Breakthrough Alzheimer’s Treatment LEQEMBI Receives FDA Approval for Traditional Use, Thanks to Eisai and BioArctic Partnership

BioArctic AB’s partner Eisai announced today that they have submitted a supplemental Biologics License Application (sBLA) to the U.S. Food and Drug Administration (FDA) in order to convert the Accelerated Approval of LEQEMBI™ (lecanemab-irmb[1]) 100 mg/mL injection for intravenous use to a traditional approval. The FDA granted Accelerated Approval of LEQEMBI on January 6, a groundbreaking monoclonal antibody designed to treat Alzheimer’s disease (AD) by targeting aggregated soluble and insoluble forms of amyloid beta (Aβ). LEQEMBI’s traditional approval is based on data from the confirmatory Phase 3 Clarity AD clinical trial, and it is recommended for patients with mild cognitive impairment or mild dementia stage of disease and confirmed presence of Aβ pathology.

The FDA granted accelerated approval to LEQEMBI, a medication for Alzheimer’s Disease, based on its ability to reduce the accumulation of Aβ plaques in the brain. Continued approval for this indication rested on the results of the Phase 3 Clarity AD clinical trial, which yielded highly statistically significant results that met both the primary and key secondary endpoints. These results, presented at the 2022 Clinical Trials on Alzheimer’s Disease conference and simultaneously published in the New England Journal of Medicine, further validated LEQEMBI’s potential in the fight against Alzheimer’s Disease.

Eisai is taking a major step forward in the global effort to provide access to lecanemab, a potential new treatment for a variety of diseases. In December 2022, the company began submitting data to the National Medical Products Administration (NMPA) of China for a Biologics License Application (BLA). Eisai is aiming to have filed marketing authorization applications for lecanemab in Japan and the European Union by the end of the first quarter of 2023 at the latest.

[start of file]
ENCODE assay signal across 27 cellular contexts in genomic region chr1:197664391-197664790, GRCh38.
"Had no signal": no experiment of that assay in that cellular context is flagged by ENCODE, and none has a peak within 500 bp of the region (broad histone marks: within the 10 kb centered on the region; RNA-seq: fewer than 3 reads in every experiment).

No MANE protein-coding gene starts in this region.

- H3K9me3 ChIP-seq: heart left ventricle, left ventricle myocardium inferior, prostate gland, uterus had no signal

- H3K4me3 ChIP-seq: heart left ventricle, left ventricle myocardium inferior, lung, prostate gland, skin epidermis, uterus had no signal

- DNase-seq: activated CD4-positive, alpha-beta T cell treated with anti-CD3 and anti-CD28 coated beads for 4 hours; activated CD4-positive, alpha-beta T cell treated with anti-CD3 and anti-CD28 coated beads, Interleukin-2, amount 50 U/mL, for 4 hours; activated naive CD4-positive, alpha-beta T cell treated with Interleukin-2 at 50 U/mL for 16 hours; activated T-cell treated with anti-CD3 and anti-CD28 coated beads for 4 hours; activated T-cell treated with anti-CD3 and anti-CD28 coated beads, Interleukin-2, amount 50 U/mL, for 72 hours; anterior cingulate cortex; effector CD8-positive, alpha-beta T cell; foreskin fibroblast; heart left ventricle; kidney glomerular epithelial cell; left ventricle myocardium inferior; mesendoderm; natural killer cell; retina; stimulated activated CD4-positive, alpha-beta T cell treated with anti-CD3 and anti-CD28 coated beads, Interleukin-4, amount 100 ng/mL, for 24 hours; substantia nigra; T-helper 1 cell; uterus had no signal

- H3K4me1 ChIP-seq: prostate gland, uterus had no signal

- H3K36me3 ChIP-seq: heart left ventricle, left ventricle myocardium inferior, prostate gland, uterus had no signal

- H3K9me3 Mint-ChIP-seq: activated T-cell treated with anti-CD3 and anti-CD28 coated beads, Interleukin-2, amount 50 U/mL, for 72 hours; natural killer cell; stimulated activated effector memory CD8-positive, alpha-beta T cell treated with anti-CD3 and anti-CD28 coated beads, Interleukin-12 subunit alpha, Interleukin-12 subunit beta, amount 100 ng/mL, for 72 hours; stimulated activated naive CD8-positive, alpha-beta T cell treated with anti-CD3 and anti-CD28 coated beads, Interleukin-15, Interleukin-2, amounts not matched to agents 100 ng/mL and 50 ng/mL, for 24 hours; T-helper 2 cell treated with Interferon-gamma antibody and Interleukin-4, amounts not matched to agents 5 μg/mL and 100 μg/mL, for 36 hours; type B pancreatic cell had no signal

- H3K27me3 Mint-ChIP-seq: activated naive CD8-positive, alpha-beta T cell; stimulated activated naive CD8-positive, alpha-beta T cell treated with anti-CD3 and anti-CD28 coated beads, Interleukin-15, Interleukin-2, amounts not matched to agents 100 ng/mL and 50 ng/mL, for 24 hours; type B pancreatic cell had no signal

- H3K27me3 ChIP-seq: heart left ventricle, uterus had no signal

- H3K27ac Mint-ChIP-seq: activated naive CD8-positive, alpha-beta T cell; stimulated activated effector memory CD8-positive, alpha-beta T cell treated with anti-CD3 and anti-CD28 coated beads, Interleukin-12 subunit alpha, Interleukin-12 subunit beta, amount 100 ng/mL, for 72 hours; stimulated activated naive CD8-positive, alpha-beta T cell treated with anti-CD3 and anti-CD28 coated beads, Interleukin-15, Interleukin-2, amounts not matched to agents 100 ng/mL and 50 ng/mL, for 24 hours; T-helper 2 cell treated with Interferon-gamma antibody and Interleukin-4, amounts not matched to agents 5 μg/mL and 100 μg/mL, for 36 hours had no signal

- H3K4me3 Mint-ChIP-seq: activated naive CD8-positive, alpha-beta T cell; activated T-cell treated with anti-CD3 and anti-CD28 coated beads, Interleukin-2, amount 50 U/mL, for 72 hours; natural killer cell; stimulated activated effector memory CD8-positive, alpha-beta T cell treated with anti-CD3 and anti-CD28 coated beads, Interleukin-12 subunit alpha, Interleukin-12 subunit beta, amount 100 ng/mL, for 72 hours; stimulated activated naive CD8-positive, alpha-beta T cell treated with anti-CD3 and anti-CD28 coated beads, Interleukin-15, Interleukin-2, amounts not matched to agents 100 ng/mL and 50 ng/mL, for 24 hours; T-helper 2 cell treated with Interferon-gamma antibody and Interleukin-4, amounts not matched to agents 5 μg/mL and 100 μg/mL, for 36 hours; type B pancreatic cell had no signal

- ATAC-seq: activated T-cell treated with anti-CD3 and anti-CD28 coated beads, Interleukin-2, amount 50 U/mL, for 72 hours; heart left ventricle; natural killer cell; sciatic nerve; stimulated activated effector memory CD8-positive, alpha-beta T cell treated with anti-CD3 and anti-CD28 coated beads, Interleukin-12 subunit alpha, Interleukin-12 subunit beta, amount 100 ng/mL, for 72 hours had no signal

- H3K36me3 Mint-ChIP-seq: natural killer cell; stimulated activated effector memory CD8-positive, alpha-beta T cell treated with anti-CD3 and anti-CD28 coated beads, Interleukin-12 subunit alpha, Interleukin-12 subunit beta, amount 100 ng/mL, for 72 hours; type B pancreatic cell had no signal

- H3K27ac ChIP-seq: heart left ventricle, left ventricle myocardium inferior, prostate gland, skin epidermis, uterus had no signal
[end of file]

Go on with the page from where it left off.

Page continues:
BioArctic is thrilled with their partner Eisai’s incredible commitment to making progress with their LEQEMBI sBLA submission to the FDA for accelerated approval. Alzheimer’s disease is a heartbreaking condition, and the sBLA submission for LEQEMBI brings us all closer to the possibility of a full FDA approval, and to finally being able to offer a new treatment option to the millions of people and families affected by this devastating disease.



LEQEMBI is an innovative treatment option for those with Alzheimer’s disease. Approved under an accelerated approval process, LEQEMBI helps to reduce amyloid beta plaques in patients with mild cognitive impairment or mild dementia stage of the disease. To ensure its effectiveness, clinical trials were conducted in this population. Those looking to start treatment with LEQEMBI should consider these stages of the disease; safety and effectiveness data are not available for earlier or later stages. To maintain approval, LEQEMBI must be proven to have a clinical benefit in a confirmatory trial.



Amyloid Related Imaging Abnormalities

Leukoencephalopathy due to Immunotherapy with Anti-CD20 Monoclonal Antibodies (LEQEMBI) can cause two types of amyloid-related imaging abnormalities: Edema (ARIA-E) and Hemosiderin Deposition (ARIA-H). ARIA-E appears on MRI as brain edema or sulcal effusions, while ARIA-H manifests as microhemorrhage and superficial siderosis. Although ARIA is typically asymptomatic, serious and even life-threatening events, such as seizure or status epilepticus, can arise as a result. Other symptoms associated with ARIA may include headache, confusion, visual changes, dizziness, nausea, and gait difficulty. Thankfully, these symptoms usually resolve over time.

ARIA monitoring and dose management guidelines

  • Before beginning treatment with LEQEMBI, it is important to have up-to-date brain magnetic resonance imaging (MRI) within the past year. To ensure the best outcomes, make sure to obtain an MRI prior to the 5th, 7th, and 14th infusions.